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Could successful (mitochondrial) networking help prevent Huntington's disease?

Lookup NU author(s): Dr Jorge Oliveira, Professor Robert Lightowlers


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Polyglutamine expansions in huntingtin (Htt) are known to cause the profound neurodegenerative disorder, Huntington's disease (HD). Mitochondrial dysfunction has long been implicated in the pathophysiology of HD, but the underlying mechanism remains obscure. An article by Costa et al in this months edition describes a smooth mechanistic cascade from the well-accepted upstream event that mutant Htt is associated with Ca2+ handling abnormalities, through to apoptotic neuronal death. The proposed cascade implicates calcineurin, activated by abnormal Ca2+ levels, in the dephosphorylation of dynamin-1-like protein (Drp1.), increasing its association with mitochondria and promoting fission, cristae disruption, cytochrome c release and apoptosis (Fig 1). Together with the recent reports of increased mitochondrial fission in striatal neurons from HD patients, the article by Costa et al provides a compelling case for the role of abnormal mitochondrial networking in HD pathogenesis.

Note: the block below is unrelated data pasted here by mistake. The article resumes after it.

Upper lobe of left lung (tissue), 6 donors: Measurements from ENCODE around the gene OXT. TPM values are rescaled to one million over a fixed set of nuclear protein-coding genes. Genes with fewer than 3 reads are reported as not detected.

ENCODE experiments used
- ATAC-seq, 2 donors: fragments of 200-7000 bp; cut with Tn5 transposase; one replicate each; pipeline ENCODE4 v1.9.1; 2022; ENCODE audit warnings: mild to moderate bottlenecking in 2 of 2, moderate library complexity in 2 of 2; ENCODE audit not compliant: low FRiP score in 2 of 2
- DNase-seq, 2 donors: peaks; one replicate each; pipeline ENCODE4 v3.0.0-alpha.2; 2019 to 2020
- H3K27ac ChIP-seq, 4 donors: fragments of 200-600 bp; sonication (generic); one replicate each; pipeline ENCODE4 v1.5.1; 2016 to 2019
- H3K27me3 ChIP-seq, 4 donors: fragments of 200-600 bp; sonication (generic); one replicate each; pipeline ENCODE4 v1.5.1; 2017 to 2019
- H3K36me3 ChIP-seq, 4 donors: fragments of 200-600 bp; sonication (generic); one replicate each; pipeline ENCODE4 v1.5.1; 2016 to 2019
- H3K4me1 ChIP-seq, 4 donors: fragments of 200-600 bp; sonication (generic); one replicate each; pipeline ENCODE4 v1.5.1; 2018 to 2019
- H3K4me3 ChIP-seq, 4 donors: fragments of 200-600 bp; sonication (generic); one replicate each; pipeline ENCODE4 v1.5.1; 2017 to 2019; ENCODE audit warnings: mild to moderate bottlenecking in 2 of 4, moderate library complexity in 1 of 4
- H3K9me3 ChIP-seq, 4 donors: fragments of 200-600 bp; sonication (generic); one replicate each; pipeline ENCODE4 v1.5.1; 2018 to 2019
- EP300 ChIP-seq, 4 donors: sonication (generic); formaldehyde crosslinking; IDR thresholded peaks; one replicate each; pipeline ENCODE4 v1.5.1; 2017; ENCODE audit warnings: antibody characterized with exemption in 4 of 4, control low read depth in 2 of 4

Publication metadata

Author(s): Oliveira JMA, Lightowlers RN

Publication type: Article

Publication status: Published

Journal: EMBO Molecular Medicine

Year: 2010

Volume: 2

Issue: 12

Pages: 487-489

Print publication date: 29/11/2010

ISSN (print): 1757-4676

ISSN (electronic): 1757-4684

Publisher: Wiley-Blackwell Publishing Ltd.


DOI: 10.1002/emmm.201000104


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